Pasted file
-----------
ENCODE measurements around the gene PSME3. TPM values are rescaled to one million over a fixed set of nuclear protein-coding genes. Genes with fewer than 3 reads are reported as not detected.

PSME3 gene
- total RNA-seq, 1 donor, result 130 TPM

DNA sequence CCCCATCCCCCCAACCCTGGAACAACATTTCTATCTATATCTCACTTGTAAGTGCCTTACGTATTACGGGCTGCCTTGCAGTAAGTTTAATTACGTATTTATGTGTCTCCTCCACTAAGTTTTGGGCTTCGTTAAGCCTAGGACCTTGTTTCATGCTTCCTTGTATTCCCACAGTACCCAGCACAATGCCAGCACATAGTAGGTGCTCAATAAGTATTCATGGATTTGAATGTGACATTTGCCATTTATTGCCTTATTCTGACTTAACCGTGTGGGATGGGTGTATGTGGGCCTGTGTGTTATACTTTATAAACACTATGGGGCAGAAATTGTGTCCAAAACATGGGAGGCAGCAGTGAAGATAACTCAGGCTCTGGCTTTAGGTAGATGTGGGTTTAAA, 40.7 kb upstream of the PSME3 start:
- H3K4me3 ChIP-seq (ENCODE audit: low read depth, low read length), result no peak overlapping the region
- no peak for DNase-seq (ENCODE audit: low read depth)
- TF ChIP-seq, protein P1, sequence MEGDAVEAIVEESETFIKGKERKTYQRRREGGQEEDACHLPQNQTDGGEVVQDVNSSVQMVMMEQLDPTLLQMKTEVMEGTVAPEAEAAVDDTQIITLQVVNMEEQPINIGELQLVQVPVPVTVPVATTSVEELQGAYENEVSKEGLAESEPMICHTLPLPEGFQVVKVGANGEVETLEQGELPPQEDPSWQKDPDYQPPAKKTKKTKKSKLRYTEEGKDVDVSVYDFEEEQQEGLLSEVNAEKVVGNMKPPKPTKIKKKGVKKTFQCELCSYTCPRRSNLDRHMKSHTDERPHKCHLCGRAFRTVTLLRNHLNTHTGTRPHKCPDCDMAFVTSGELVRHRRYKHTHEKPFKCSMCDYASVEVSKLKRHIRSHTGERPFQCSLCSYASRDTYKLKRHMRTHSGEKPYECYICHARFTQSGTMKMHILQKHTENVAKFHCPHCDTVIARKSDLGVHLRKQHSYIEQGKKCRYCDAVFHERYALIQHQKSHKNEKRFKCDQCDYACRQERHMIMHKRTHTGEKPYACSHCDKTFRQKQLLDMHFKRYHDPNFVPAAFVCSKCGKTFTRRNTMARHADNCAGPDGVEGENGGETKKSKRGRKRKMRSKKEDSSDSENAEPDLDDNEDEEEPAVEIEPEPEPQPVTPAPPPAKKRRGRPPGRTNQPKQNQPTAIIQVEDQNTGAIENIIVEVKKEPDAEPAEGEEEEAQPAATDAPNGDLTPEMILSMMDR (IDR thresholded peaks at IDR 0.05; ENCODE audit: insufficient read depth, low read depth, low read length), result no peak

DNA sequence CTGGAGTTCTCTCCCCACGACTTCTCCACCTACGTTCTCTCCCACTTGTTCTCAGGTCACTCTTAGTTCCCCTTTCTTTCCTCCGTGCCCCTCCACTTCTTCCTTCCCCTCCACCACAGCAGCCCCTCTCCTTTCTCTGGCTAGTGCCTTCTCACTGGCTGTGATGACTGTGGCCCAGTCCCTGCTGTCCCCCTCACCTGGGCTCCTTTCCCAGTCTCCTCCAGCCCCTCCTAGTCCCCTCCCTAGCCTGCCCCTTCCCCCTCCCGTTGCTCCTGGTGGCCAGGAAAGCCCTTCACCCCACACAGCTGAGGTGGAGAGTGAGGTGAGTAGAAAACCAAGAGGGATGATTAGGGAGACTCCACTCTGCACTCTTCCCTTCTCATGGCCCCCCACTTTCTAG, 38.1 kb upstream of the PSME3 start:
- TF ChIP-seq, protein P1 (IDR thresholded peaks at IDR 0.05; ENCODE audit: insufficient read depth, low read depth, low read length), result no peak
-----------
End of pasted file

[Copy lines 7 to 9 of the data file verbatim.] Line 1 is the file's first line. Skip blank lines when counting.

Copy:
- TF ChIP-seq, protein P1, sequence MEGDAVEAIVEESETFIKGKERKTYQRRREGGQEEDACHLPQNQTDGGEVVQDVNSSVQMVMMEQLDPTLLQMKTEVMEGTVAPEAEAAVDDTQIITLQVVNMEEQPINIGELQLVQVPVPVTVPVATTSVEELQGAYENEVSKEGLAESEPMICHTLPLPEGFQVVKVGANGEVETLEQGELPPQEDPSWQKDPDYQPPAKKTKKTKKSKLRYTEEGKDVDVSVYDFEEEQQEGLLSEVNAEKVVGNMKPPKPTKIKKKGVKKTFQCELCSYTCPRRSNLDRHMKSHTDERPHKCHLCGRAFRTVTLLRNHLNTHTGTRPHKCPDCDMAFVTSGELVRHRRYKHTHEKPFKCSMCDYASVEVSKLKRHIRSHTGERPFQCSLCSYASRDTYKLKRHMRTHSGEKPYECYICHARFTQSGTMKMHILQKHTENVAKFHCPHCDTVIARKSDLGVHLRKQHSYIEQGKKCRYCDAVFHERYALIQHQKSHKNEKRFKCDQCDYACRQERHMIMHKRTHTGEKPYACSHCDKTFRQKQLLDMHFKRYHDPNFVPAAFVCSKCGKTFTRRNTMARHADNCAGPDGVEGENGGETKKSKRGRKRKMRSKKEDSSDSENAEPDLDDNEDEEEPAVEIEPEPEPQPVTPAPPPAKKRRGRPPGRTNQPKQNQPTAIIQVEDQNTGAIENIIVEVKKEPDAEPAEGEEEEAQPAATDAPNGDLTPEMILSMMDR (IDR thresholded peaks at IDR 0.05; ENCODE audit: insufficient read depth, low read depth, low read length), result no peak

DNA sequence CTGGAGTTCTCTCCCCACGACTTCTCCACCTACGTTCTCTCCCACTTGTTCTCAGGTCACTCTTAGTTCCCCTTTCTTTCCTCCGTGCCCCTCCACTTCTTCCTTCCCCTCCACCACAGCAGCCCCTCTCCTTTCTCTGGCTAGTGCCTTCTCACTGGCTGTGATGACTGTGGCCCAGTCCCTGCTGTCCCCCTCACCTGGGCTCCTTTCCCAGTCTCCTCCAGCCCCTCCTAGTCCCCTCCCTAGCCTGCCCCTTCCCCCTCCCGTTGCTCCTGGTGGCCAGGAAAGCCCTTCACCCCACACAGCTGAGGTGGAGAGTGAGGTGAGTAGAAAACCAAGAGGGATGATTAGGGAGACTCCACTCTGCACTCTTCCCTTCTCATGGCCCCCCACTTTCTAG, 38.1 kb upstream of the PSME3 start:
- TF ChIP-seq, protein P1 (IDR thresholded peaks at IDR 0.05; ENCODE audit: insufficient read depth, low read depth, low read length), result no peak